Dirty Dozen: Solving the Pesticide Problem
If you’re like me, you were unpleasantly surprised to read that some of your favorite fruits and vegetables have made the Dirty Dozen list. This is the Environmental Working Group’s annual list of produce with the highest levels of pesticides. This year’s front-runner? Apples.
I nearly fell out of my chair when I read that one of my favorite office snacks was a health threat (and was not happy to hear that celery, my snack of the day, was second on the list). But once I had time to think about it, I realized that this list doesn’t mean that I need to find new snacks, it just means I have to change how I prepare my current ones.
I’m sure you’ve heard that you should wash your fruits and vegetables before you eat them – but in a world like today’s – it rings even more true. With the levels of pesticides at an all time high in order to extend supermarket shelf-life and increase yields, it’s up to us to be diligent consumers and change how we relate to our produce.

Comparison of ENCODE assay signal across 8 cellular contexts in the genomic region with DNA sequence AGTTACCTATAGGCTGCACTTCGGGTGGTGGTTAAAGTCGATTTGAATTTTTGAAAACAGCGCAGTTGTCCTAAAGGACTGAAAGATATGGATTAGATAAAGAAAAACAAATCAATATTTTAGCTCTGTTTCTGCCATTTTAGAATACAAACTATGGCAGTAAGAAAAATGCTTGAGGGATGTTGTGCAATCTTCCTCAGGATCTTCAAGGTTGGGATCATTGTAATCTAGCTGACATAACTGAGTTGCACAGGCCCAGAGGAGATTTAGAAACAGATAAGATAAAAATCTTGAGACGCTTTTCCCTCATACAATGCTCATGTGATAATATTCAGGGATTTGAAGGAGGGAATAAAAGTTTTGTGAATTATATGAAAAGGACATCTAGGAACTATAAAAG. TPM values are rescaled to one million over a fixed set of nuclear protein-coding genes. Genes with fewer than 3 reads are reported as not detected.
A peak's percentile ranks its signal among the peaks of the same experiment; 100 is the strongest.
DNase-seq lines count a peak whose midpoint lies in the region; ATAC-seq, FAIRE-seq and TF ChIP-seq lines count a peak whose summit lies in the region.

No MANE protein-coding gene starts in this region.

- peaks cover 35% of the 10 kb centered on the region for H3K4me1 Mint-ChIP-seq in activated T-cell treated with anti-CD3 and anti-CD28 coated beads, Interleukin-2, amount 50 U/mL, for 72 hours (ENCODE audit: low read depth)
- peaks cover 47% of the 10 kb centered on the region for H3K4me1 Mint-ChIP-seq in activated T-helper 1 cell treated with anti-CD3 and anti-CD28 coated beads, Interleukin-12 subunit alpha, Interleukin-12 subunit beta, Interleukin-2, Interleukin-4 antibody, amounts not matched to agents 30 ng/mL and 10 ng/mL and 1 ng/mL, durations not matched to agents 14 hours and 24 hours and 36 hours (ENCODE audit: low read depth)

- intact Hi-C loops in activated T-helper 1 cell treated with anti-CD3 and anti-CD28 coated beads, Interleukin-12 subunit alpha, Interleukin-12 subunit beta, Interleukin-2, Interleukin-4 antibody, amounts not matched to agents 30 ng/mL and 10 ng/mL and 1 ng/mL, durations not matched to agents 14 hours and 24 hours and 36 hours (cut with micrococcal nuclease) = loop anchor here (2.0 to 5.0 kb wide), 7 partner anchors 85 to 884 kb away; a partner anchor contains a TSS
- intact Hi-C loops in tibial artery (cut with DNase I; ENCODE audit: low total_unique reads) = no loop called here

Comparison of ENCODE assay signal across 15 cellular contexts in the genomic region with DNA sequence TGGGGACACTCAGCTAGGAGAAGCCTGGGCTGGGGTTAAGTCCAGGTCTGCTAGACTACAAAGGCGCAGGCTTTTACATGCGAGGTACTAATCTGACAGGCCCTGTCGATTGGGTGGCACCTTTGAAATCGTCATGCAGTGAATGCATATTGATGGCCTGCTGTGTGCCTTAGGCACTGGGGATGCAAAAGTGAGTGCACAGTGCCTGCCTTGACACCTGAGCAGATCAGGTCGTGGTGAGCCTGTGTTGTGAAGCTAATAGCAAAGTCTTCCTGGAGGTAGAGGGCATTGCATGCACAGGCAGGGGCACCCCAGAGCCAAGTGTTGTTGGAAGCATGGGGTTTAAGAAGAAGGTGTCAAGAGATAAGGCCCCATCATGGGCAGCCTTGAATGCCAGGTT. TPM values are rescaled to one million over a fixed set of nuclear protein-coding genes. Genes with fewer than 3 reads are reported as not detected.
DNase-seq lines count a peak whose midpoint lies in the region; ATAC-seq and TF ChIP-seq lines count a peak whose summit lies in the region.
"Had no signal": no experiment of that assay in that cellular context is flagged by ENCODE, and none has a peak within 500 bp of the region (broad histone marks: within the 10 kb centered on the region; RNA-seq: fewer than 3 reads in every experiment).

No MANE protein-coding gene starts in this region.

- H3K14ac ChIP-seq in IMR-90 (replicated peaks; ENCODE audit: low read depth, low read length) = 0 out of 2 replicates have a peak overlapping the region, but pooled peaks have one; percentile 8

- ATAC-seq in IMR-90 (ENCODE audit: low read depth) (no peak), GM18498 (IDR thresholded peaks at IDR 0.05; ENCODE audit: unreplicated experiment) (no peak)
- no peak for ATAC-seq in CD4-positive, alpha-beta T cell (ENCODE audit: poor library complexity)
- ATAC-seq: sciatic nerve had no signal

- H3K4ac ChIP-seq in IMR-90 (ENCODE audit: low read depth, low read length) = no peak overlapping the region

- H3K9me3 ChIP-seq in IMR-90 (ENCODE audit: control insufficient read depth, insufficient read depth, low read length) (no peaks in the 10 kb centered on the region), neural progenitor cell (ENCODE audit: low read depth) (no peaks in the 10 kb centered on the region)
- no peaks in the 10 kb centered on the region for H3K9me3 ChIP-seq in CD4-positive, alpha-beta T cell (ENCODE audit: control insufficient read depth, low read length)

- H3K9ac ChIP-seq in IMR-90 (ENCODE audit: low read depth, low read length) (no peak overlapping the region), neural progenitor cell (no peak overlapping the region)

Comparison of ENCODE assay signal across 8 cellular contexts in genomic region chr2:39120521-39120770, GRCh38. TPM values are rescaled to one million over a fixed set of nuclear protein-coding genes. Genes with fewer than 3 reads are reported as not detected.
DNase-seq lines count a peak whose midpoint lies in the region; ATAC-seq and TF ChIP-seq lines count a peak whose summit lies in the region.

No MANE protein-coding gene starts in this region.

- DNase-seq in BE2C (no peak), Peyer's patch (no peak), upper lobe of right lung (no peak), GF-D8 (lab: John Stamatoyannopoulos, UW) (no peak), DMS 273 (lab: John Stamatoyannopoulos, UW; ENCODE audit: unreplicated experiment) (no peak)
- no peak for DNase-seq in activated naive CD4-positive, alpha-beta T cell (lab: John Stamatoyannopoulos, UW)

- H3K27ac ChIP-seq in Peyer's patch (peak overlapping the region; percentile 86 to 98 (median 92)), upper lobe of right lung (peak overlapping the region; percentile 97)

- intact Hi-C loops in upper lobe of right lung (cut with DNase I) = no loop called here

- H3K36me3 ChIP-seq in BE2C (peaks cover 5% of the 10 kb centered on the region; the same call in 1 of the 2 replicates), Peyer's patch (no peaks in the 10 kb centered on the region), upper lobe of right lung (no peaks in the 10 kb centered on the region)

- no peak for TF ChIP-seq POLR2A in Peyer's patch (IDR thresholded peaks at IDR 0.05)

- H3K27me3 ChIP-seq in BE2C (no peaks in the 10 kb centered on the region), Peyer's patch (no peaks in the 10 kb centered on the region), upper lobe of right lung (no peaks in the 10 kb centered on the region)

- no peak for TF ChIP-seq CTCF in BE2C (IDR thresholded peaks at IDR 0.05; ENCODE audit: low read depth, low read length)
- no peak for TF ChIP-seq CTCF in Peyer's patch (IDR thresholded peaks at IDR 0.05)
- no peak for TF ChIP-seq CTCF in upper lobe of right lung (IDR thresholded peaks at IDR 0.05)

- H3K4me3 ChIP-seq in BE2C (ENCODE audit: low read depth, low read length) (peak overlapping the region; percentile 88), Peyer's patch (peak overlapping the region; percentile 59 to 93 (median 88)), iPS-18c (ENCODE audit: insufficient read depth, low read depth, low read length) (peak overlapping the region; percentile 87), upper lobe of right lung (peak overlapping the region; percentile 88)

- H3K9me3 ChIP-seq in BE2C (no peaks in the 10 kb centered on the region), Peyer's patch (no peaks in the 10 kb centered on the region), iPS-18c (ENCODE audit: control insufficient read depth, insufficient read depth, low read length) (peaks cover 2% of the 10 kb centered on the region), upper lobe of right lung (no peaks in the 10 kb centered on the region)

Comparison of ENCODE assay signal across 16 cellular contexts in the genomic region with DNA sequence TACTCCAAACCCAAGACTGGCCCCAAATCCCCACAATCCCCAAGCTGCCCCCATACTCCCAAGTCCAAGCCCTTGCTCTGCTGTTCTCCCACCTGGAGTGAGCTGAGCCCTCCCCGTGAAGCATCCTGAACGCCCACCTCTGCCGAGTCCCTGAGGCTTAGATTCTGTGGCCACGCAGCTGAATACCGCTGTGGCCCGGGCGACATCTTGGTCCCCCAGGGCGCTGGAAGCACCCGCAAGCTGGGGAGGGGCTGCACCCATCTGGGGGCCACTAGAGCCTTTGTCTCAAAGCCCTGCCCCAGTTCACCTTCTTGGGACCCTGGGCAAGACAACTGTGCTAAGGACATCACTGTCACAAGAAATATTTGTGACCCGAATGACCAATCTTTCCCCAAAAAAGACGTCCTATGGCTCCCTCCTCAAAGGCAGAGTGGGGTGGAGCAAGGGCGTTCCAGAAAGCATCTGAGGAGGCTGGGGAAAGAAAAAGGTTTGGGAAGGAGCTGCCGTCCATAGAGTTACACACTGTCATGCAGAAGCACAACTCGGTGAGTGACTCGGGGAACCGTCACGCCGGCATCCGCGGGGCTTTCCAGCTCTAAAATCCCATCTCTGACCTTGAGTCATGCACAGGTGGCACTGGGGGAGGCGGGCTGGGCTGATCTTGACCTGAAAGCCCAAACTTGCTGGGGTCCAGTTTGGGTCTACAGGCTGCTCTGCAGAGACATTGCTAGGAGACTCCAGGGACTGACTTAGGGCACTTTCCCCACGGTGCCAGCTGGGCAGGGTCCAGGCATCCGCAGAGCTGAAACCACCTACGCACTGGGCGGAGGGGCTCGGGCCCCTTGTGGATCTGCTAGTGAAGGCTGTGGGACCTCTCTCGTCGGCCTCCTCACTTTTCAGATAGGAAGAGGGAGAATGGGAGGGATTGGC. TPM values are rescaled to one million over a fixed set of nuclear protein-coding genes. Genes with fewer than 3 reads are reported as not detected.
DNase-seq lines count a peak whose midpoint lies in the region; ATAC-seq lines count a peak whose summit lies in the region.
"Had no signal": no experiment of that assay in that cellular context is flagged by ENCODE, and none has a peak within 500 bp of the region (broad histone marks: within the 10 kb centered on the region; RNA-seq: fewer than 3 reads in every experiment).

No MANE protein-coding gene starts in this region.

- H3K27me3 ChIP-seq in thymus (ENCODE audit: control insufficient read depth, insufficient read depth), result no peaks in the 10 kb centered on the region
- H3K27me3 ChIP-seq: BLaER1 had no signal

No Real Harm
I don’t recommend that you stop eating fresh produce because of the level of pesticides used on them. According to the Alliance for Food And Farming (who came out with a nifty pesticide residue calculator) the level would have to be much higher than it is now in order to do you any real harm. But I do, however, recommend that you start washing your food more thoroughly, which can help eliminate some of the pesticides, as well as protect you from other bugs.
Check out some easy step for properly washing your produce here.
Organic for the Win
If you’re really freaked out by the notion of pesticides on your food, you can go organic. According to the EWG, picking organic counterparts to the Dirty Dozen is a perfectly acceptable way to avoid consuming pesticides.
Whether you choose to go organic, or use more TLC when washing your produce, make sure that you include a wide array of fruits and vegetables in your diet, because pesticides or no, they are still essential to good health.
What do you think of the Dirty Dozen list? What changes will it mean for your produce selections?
Photo credit: Sarah Cady